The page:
Southwestern Adventist University
Every June since 1997, Southwestern Adventist University’s Dinodig Project has sent research teams to eastern Wyoming to excavate dinosaur bones. The isolated quarry site has one of the world’s densest dinosaur bone beds; the remains of as many as 10,000 animals are buried there. The University is conducting world class taphonomic research, which studies the precise location of dinosaur bones, to understand how the dinosaurs died. This research requires sending data and photos from the remote site back to Southwestern Adventist University daily.
The Dinodig Project—HughesNet Satellite Broadband Aids Dinosaur Bone Diggers
But lack of connectivity is a serious problem on a remote ranch one hour from the nearest town in the least populated county in America. Without a reliable broadband connection, it is virtually impossible for the Dinodig team to upload their findings or send important photos to the University. The diggers would otherwise have to save their research on rare species like the newly discovered Nanotyrannus lancensis, and wait months to categorize, analyze, and authenticate their findings back at the University.
Waiting was not an option. Justin Woods, technical director for the Dinodig Project, explored a number of possible Internet services, including one-way satellite communications, but that would only get information from the University to them. To send information, he looked into installing a phone line, but that solution was cost-prohibitive. Cellular service was also eliminated as an option since the only way to get good reception was to hike up into the surrounding hills.
In 2003, Woods looked to the sky for a solution and found HughesNet® high-speed satellite Internet service. Unlike terrestrial solutions, satellite broadband does not rely on cable or phone wires, making affordable broadband services available to consumers and small businesses everywhere, regardless of geography, at speeds comparable to DSL. The compact dish needs only to have a clear view of the southern sky.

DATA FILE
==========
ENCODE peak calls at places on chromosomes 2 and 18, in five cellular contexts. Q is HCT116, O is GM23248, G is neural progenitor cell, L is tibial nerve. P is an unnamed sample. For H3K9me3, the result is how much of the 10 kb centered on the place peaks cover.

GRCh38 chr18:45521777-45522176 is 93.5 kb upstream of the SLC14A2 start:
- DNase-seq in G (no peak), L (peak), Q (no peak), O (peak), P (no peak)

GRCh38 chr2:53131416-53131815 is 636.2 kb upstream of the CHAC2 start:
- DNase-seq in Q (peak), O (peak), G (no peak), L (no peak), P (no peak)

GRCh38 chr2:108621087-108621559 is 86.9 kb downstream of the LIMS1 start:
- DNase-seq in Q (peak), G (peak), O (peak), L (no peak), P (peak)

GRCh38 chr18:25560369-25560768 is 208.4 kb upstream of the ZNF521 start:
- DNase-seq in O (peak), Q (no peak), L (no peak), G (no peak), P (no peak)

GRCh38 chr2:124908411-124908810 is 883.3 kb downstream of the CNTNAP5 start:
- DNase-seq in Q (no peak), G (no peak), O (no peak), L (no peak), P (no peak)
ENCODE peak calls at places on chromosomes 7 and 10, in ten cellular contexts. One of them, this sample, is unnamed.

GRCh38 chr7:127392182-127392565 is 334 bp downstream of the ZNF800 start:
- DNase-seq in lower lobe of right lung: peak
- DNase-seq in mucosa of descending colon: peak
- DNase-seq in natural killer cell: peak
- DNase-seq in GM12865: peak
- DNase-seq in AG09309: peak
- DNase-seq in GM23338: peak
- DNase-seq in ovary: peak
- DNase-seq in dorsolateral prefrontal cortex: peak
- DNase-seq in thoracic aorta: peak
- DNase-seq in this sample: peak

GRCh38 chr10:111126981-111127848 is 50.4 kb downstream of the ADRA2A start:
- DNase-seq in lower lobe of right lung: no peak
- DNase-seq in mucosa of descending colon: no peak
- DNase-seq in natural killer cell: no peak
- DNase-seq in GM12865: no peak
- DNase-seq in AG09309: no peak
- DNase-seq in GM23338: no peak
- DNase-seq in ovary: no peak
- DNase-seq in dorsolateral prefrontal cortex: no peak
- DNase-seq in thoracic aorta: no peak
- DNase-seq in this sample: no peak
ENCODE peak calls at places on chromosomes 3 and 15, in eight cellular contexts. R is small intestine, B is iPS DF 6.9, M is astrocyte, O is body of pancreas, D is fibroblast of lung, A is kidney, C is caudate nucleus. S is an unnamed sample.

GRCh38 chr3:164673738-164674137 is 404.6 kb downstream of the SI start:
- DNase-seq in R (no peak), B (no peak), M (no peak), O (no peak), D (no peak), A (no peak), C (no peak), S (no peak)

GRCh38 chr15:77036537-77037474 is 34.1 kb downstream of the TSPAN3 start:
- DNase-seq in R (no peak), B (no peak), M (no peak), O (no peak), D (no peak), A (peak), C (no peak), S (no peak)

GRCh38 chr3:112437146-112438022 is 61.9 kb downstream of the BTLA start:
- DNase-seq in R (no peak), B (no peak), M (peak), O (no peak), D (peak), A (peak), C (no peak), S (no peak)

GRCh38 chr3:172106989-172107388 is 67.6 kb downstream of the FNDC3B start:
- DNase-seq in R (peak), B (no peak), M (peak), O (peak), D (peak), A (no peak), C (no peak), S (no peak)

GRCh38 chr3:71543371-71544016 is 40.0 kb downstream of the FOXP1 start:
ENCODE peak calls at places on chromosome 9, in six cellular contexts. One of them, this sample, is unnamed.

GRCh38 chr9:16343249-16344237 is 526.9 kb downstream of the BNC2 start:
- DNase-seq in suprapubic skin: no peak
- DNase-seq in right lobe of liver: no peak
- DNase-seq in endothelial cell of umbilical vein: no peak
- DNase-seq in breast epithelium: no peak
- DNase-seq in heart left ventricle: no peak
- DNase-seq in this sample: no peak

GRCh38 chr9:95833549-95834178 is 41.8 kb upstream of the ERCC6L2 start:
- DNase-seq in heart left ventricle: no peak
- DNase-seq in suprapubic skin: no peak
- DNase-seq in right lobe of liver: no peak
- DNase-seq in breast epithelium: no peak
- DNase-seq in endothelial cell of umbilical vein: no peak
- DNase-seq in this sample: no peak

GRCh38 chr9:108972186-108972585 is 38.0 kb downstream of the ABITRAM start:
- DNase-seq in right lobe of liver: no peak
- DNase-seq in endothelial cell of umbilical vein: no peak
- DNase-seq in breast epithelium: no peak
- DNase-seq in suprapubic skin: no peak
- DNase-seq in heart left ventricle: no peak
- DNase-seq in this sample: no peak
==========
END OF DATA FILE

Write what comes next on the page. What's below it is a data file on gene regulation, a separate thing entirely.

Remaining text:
Digging for Broadband
Global positioning satellite (GPS) technology is a tool to record the positions of bones once they’re found. The diggers photograph the bones, record the GPS coordinates, and then export the data to the University’s campus computers in Keene, Texas. A computer program then recreates how all the bones looked in the ground. This imaging allows scientists to better depict the shape, size, and overall look of the dinosaur, which greatly aids in properly categorizing the species.
“I cannot overstate how well HughesNet is working for us, especially this season,” said Woods. He is more satisfied than ever with his HughesNet service since his equipment was upgraded and his service is now delivered over the SPACEWAY® 3 satellite system, the world’s first commercial satellite with onboard switching and routing. “The data collected by the scientists is irreplaceable, and the HughesNet service enables us to send daily backups to the University to ensure that all our findings are properly archived. HughesNet also gives us a way to spread the excitement of our dig to the general public and recruit new volunteers.”
Utilizing their HughesNet connection, the Dinodiggers post daily video blogs on YouTube to give followers a sense of what it’s really like to be on a dinosaur dig. The team also strings together hundreds of images into a single panorama that is posted to the Web in an online dinosaur museum.
“The great thing about HughesNet is that it not only keeps us in contact with our University, but it also gives us a way to keep in touch with the outside world, and most importantly, our loved ones.”
Digging up the Past but Staying Connected to the Present
Broadband satellite Internet service proved to be a good recruitment and morale tool for the project as well. Prior to HughesNet, when the diggers went out on a dig, they kissed their families goodbye and spoke to them maybe once a week, since the nearest town with Internet connectivity is one hour away, and obtaining cell phone reception is a roll of the dice.
“It would be much harder to recruit volunteers if they just went into a black hole for a month,” said Woods. “But with HughesNet, they can check email, go on Facebook, and talk over the phone via Skype.”
Occasionally, intense weather conditions prevent work in the quarries. When this happens, many of the participants use the time to catch up on email and browse the Internet. “Even with 30 people using the system at the same time, the stability and speed of HughesNet has been great,” added Woods. “The satellite link is our most vital link. It’s irreplaceable.”